[Fresh on Blu-ray] Some toys, a doll and a kooky family walk into a video store…


James Clay // Film Critic

There’s a world out there that has appropriated our toys and turned them into a vast array of film franchises that serve very different cinematic purposes. One is about lovable characters with existential issues we have followed for decades, and the other is a jump-scare factory about a doll who can harness evil. Put them side by side and they are completely different. But in the right context, each is an equally horrifying experience.

These are, of course, TOY STORY 4 and ANNABELLE: COMES HOME, two sequels to successful franchises about child’s playthings that found success at critically and commercially this summer. Thankfully, the garbage fire that was the CHILD’S PLAY remake will not be making an appearance on this column. Neither of these sequels is fully able to live up to the success of their predecessors; however, they each find their own distinct tone and message that allow them to be flawed, yet memorable.

Lurking on the edges is THE ADDAMS FAMILY double feature, a macabre comedy that has almost been forgotten but offers up some throwback feels from the 90s. With the new animated film hitting theaters, it fits nicely along with these other offerings.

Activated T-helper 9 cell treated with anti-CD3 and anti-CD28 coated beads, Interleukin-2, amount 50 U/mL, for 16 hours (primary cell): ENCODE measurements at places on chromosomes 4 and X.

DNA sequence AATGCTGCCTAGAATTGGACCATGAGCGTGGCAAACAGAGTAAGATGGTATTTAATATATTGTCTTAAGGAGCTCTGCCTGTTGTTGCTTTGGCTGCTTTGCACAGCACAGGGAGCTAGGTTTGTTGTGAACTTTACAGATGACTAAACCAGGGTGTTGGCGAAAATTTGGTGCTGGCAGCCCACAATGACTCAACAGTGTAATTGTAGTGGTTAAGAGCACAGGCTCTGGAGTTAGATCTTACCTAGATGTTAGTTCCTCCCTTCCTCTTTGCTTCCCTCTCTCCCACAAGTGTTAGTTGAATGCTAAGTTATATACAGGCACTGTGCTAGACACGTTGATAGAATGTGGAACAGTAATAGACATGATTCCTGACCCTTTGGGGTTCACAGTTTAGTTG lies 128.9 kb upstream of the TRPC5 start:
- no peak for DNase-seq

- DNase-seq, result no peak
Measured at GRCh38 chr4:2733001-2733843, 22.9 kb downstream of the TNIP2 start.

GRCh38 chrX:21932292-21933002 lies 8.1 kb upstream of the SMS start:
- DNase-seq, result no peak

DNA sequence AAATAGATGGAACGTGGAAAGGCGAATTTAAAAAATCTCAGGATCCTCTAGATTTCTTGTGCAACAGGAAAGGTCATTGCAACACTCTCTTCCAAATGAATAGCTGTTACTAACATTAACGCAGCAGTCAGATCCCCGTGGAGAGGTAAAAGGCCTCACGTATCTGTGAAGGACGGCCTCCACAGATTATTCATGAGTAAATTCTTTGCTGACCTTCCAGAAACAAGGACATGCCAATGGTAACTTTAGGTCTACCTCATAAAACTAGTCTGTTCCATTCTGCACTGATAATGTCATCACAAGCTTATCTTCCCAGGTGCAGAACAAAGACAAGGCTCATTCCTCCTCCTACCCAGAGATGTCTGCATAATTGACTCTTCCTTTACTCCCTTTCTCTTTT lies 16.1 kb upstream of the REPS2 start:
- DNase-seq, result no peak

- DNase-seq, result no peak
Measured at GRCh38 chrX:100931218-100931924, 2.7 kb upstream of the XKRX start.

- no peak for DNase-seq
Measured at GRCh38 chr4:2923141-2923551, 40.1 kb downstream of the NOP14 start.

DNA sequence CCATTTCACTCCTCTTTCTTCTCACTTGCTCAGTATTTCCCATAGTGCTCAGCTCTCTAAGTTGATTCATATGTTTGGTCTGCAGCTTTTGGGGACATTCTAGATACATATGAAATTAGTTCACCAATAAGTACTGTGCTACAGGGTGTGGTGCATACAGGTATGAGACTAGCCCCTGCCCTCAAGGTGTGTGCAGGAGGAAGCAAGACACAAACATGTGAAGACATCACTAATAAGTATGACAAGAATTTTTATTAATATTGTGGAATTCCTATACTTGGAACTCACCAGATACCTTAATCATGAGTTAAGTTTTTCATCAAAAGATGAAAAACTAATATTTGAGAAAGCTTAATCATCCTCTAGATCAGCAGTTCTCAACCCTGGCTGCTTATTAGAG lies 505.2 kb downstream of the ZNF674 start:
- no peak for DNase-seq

G, 100 minutes.
Director: Josh Cooley
Cast: Tom Hanks, Tim Allen, Keanu Reeves

When the marketing came out for the fourth entry in the TOY STORY saga, all signs indicated that this sequel was going to sink the franchise altogether. The addition of Forky looked like an offensive play at creating a new vision for a story that already ended on a perfect note.

The results could not have been more different. TOY STORY 4 was a hugely satisfying cap to the franchise that used the aforementioned piece of plastic cutlery to significant effect, and it gives Woody a perfect way to ride off into the sunset.

It all starts with Woody (voiced by Tom Hanks), Buzz (Tim Allen) and the gang’s new human Bonnie (Madeleine McGraw) as she’s launches a new chapter in her life: kindergarten.

Sad, alone and overwhelmed by the prospect of starting school, Bonnie creates Forky (Tony Hale), a sentient being that has been deemed a toy but wants nothing more than to be trash.

From there, the Josh Cooley directed film falls under familiar territory, but still is (nonetheless) heartfelt, especially its ending. Along the way, we’re introduced to several new characters like Gaby Gaby (Christina Hendricks), a lonely doll without a voice; Duke Caboom (Keanu Reeves), an old daredevil toy with something to prove; and two wise-cracking tethered carnival toys Bunny (Jordan Peele) and Ducky (Keegan-Michael Key).

Cooley’s film still feels fresh, and Pixar’s animation is still progressing to make some incredible images. It may be an unnecessary film, but the ending of TOY STORY 4 hits close to home, suggesting our lives are about accepting that the seasons change.

Extras: Deleted scenes and some nice little tips of the cap to the franchise like Woody and Buzz, which chronicles the iconic friendship; Toy Box, a feature that shows the filmmaking team’s favorite childhood toys; and Bo Rebooted, a look at the new and improved character. Disney typically always brings it in the special feature department, but rarely do they ever require tissues.

Grade: A-

TOY STORY 4 is available on 4K, Blu-ray and Digital now.

R, 106 minutes.
Director: Gary Dauberman
Cast: Patrick Wilson, Vera Farmiga, McKenna Grace